Published on September 7, 2021

How our paths at different times crossed at house in Richwood

By Shirley Prihoda
The Bulletin

Mark Twain, the ordinary man’s sage, said that truth is stranger than fiction. He clarified that by stating fiction is obliged to stick to possibilities…truth isn’t.

The occurrence of stranger-than-fiction events in our lives often has us scratching our heads.

There have been several such events in my life, but none “stranger” than what began on a sunny afternoon drive down FM 2004 in 1989.

We were in our 40s and newly married. This was not our first rodeo, as the saying goes, and trying to build a foundation of shared memories comes harder the second time around.

First marriages are easier in that respect because you’re young, bewildered, and experiencing things for the first time. The second time around is more like the old Avis rental car commercial catch phrase, “We try harder.”

As we were passing the entrance to Glenwood Bayou in Richwood, I casually said that I once lived in Richwood, to which he responded that he had as well. Well, how about that - a shared memory! My interest was peaked, and I said that I had owned a house there in the 1960s. He said he had owned a house there in the 1980s. My inclination for interrogation was peaked, and I said that I had lived on Hollyhock.

With a head motion akin to a bobble head, he said he had also lived on Hollyhock. With the inkling that my hair was getting ready to stand on end, I recited the exact address. With a look straight out of an Alfred Hitchcock movie, he said that was the exact same house.

The air seemed electrically charged as we pondered the fact that we had walked the same floors, ate in the same kitchen and slept in the same bedroom, although second-time- arounders try not to think about previous sleeping arrangements!

We turned and drove by the house and pondered how the destiny of our lives had crossed without our even knowing it. My first child was six months old in 1967 when we bought the house, and he had a six-year-old in 1981 when he bought it.

I asked if the built-in oven was still turquoise and the bathroom tile yellow with turquoise tub and toilet when he lived there. It was.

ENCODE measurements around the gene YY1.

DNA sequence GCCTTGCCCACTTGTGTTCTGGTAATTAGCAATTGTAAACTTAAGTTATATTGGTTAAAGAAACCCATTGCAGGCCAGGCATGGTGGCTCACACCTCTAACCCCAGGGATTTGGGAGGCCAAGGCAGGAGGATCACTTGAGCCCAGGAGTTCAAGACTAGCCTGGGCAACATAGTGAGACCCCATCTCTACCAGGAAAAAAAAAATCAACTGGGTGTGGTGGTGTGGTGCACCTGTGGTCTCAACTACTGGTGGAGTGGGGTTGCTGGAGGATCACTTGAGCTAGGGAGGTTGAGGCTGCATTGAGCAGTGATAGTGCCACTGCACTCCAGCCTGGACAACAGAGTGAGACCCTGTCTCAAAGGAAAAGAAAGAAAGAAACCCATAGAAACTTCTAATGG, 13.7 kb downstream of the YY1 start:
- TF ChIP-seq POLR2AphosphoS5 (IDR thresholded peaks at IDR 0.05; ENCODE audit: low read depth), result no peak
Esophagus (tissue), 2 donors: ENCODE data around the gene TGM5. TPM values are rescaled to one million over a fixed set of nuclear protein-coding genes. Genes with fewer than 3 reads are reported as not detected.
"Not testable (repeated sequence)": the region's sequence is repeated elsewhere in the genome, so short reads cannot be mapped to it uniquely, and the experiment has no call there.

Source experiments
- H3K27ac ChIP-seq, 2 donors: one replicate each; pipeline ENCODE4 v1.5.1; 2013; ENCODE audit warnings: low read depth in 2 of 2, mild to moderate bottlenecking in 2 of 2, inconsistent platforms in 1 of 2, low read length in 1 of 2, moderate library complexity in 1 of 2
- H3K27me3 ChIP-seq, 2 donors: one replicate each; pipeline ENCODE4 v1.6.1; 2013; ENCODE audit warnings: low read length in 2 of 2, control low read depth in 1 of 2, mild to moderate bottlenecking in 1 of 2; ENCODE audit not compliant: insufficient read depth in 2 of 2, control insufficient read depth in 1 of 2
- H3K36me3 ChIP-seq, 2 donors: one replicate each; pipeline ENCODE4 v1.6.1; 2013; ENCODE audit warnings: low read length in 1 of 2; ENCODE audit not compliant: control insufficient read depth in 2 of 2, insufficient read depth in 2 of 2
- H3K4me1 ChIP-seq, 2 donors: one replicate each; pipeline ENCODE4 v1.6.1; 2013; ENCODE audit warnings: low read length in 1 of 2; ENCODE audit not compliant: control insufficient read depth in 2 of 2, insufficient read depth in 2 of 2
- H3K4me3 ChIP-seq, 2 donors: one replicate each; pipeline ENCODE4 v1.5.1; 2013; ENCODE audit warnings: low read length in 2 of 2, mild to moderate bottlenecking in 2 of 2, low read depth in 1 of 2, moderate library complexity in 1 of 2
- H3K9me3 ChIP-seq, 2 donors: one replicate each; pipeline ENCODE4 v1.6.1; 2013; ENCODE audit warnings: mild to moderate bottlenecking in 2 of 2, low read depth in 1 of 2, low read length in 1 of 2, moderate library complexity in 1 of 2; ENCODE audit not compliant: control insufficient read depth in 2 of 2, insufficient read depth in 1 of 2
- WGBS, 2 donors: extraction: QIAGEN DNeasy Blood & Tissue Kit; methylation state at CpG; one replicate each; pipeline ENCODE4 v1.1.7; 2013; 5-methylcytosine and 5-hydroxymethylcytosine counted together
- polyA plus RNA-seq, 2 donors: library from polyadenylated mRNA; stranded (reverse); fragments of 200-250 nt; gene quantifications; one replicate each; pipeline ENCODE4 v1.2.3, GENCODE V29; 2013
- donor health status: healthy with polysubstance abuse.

As we sat in the car staring at the house, we marveled that truth really is stranger than fiction.
We drove away from the house with a shared memory, howbeit strange, to build upon. Years passed; grandkids came along with retirement.

Our bucket list of things we were going to do after retirement, like travel, go to bible school, and minister wherever the Lord opened a door, were checked off our lists.

We finally made our way back home to Brazoria County and to the kind of friends whom you can pick right up with where you had left off 10 years previously.

Most of them attend the Tuesday morning Bible study class at The Gathering church in West Columbia, and we stepped right back into the comfort of studying the word of God and Southern hospitality.

Our bible study group is co-ed and like us, most have enough gray hair to keep Clairol financially solvent for years to come. Occasionally people not old enough to possess an AARP card come, but for the most part, the attendees are more familiar with Andy Taylor than Taylor Swift.

Since we knew about half of the group, we set out immediately to make the new faces old friends.

We were drawn to a couple, Bill and Alberta Teague, who have the most welcoming smiles. Alberta and I found we shared a common love - cooking - but that’s not all we found that we shared.

You see, Bill and Alberta live in the same house in Richwood that I lived in, and later my husband. You can’t make this stuff up!

Alberta’s Banana Nut Bread

½ Cup Butter
1 ½ Cup Sugar
2 Eggs
2 Cups Flour
3 Large Ripe Bananas, mashed
4 Tablespoons Milk
1 Teaspoon Vanilla
1 Teaspoon Baking Soda
¼ Teaspoon Salt
1 Cup Pecans or Walnuts, chopped

Cream butter and sugar, add eggs, milk, and vanilla; mix well. Stir the mashed bananas into the creamed mixture. In another bowl, sift flour, soda and salt together. Add the dry ingredients to the banana mixture. Add the nuts and mix well. Pour into a greased loaf pan. Bake at 325° for 1 hour then cover the top with aluminum foil and bake 30 minutes more.

(To contact Shirley, please send emails to john.bulletin@gmail.com or write to The Bulletin, PO Box 2426, Angleton, Tx. 77516)